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The Avenue

America’s commuting choices: 5 major takeaways from 2016 census data

Adie Tomer

While Americans travel for a variety of reasons, there’s arguably no more important trip each day than their commute to work. Each year, the U.S. Census Bureau updates its national statistics on commuting habits. These statistics—which extend down to large cities—enable consistent benchmarks about how the American commute may be changing or simply staying the same.

Here are the biggest takeaways from the latest 2016 American Community Survey (ACS) data.

American commuters still largely depend on cars

It’s impossible to look at American commuting habits and not report the obvious: Americans are still largely dependent on the automobile. Over 76 percent of Americans drive alone to work every day, while another 9 percent carpool with someone else. Considering that ACS counted 150 million workers in 2016, that’s at least 115 million cars and trucks hitting American streets every day. It’s no wonder congestion is so pervasive during morning and afternoon rush hours.

These driving rates come at a real cost to American households. Owning and maintaining a private vehicle is expensive, and one of the reasons transportation is the second-highest average expense after housing. With median incomes stalled in inflation-adjusted terms—and many metro areas seeing even deeper inclusion challenges—driving represents a significant cost burden for many.

Figure 1: Share of all commuters by mode, 2016

Nationally, commuting shares are stubbornly persistent

America’s deep commitment to driving is also nothing new. Looking at ACS estimates between 2007 and 2016, no transportation mode saw its share of total commuters change more than 1.5 percentage points. Even with all the roads widened, transit lines built, ride-hailing services launched, and bike share systems introduced, we’re still looking at the same fundamental distribution of commuter choice.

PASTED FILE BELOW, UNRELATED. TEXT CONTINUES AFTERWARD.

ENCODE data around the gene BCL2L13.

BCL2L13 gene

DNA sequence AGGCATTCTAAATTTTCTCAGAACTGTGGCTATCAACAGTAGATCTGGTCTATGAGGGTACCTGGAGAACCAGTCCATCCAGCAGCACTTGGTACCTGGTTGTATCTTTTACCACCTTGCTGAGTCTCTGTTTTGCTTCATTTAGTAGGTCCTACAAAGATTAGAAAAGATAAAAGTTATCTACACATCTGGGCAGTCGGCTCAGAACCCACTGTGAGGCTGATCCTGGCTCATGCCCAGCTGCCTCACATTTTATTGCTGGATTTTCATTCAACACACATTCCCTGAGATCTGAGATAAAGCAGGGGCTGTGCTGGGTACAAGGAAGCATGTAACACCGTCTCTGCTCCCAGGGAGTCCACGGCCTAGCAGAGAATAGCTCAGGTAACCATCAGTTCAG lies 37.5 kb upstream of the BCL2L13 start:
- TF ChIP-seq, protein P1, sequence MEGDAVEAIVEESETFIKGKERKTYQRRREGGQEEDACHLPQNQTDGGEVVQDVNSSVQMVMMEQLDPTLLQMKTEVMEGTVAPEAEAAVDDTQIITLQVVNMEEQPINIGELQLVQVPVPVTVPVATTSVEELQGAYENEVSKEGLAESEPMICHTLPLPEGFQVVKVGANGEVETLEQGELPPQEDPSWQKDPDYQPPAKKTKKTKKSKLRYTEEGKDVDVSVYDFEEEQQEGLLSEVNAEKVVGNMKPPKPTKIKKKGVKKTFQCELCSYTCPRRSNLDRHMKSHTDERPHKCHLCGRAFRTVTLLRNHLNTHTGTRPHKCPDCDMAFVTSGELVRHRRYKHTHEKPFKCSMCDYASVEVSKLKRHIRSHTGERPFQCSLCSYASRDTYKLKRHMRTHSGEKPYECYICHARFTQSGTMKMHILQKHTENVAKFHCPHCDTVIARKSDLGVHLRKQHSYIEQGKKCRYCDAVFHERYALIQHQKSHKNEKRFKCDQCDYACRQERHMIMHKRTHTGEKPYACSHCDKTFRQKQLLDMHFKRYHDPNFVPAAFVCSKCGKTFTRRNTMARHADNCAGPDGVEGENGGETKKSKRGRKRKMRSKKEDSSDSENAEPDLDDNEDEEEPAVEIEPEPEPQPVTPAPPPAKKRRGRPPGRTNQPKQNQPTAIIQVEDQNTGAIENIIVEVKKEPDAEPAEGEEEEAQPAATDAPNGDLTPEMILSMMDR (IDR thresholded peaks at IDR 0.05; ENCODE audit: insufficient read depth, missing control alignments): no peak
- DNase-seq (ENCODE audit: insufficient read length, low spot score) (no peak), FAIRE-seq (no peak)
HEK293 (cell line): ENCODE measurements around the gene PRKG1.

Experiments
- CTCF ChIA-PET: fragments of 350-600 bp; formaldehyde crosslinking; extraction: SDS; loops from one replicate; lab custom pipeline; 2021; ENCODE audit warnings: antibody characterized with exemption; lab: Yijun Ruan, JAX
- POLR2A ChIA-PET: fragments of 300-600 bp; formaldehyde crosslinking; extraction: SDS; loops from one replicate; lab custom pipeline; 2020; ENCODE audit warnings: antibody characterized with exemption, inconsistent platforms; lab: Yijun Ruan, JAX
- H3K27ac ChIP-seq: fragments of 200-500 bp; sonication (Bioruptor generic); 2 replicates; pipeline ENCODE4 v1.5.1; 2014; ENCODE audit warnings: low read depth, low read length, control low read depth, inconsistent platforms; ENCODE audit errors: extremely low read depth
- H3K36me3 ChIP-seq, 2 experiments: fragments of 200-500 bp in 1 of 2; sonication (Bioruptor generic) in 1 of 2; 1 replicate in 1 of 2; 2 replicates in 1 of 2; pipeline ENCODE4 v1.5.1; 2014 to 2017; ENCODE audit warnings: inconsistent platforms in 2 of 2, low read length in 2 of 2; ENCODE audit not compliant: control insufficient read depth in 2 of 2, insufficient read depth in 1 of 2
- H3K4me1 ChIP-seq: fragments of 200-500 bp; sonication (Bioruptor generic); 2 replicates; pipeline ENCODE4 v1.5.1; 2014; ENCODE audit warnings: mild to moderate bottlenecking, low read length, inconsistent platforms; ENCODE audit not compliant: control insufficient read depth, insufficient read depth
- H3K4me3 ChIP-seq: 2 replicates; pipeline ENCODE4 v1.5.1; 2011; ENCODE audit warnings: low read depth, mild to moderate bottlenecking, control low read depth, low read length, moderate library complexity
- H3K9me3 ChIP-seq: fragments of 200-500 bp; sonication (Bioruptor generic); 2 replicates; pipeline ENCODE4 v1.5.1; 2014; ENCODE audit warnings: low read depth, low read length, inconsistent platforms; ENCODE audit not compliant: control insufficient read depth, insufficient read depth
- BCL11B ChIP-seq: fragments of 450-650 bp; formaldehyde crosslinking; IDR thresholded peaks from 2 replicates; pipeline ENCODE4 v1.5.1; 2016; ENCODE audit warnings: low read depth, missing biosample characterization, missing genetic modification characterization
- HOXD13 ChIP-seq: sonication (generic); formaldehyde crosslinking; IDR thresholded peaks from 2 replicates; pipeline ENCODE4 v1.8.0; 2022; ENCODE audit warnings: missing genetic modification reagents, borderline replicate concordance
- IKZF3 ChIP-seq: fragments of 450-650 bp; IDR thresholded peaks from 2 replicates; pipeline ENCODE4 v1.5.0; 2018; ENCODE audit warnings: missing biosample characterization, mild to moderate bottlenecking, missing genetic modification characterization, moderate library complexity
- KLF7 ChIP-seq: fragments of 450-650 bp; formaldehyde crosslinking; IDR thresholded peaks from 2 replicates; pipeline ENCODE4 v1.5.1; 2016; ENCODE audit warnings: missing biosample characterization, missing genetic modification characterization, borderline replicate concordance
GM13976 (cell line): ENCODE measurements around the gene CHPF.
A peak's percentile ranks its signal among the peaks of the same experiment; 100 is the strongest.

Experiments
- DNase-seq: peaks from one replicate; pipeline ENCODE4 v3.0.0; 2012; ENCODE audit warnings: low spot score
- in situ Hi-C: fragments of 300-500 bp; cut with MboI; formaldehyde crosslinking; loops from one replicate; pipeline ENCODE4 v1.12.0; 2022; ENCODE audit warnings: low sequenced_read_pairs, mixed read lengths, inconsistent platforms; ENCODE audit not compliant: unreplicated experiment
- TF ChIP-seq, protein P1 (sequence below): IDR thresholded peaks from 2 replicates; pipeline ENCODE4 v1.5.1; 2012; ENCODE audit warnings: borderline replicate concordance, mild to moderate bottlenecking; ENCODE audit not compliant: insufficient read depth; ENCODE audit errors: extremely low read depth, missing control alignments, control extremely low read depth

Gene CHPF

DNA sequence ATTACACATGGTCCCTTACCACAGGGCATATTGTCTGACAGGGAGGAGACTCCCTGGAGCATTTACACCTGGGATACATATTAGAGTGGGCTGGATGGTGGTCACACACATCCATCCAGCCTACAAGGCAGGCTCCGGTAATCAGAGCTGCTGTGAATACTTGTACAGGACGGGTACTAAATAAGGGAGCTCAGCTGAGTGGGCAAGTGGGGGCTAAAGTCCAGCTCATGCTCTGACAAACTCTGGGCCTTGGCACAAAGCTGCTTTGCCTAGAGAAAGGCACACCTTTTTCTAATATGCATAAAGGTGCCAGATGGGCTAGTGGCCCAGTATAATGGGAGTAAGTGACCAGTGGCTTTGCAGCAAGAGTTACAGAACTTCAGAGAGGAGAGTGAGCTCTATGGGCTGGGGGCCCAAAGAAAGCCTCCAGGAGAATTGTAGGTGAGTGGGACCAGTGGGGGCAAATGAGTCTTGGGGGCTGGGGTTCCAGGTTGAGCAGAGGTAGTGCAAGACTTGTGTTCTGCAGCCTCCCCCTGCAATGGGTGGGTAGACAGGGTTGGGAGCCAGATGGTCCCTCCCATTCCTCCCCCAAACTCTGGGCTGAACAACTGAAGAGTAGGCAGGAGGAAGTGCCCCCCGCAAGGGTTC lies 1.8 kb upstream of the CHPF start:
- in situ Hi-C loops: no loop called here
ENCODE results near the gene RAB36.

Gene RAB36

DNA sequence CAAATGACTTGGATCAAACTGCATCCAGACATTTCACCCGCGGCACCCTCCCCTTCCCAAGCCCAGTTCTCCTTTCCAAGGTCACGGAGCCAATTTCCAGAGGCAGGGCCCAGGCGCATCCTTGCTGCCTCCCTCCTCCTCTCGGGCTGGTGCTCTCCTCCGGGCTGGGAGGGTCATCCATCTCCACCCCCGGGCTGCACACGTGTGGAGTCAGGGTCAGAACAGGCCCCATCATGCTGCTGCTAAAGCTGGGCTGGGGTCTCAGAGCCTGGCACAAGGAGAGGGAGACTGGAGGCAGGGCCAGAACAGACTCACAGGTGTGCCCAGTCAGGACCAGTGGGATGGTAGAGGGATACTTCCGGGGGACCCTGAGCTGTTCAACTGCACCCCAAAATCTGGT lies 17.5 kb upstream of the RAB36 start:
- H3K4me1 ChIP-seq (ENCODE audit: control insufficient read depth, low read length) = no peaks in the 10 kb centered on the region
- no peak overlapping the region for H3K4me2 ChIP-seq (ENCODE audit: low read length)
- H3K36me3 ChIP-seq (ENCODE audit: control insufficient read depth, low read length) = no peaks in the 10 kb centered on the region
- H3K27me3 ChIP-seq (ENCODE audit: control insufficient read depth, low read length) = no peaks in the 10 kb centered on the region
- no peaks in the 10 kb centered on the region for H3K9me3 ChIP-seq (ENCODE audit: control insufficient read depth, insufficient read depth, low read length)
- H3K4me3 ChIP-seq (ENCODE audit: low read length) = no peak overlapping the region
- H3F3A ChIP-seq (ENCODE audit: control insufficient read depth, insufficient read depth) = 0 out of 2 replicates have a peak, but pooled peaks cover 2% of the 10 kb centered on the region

Figure 2: Share of all commuters by mode, Indexed percentage point change, 2007 to 2016

Now, this doesn’t mean the same number of people are taking each mode. As the U.S. population continues to increase and more people are working, the number of commuters is also up. So even though driving rates dipped slightly, there are still more cars on the road. The same applies to bikes and transit, too.

Crucially, as more commuters drive to work, their fuel-inefficient cars remain one of the gravest threats to environmental sustainability. Just last year, the U.S Energy Information Administration reported that transportation became the economy’s number one polluting sector. Simply put, if Americans can’t get out of their cars—or their cars continue to be combustion-based rather than making the switch to electrified engines fueled by renewables—there’s no way cities, states, or the country can reach their carbon-reduction targets.

However, cities are beginning to lead shifts away from driving

While national commuting habits may be persistent, cities prove that mode shift is possible.

This includes driving rates. Over the last decade, 21 of the country’s 50 most-populated cities saw a significant drop in driving.* Seattle has earned major headlines for seeing it’s residents’ solo driving rate drop below 50 percent, while Oakland, Calif., Washington, D.C., and Nashville, Tenn. saw their solo driving rates fall by at least 3 percentage points. However, not every city reduced their solo driving. Los Angeles’ solo driving rate ticked-up by 2 percentage points, while Miami and Houston approached 4 percentage point increases. Considering their deep commitment to transit from the ballot booth and mayor’s office, the Los Angeles story will be fascinating to watch over the next decade.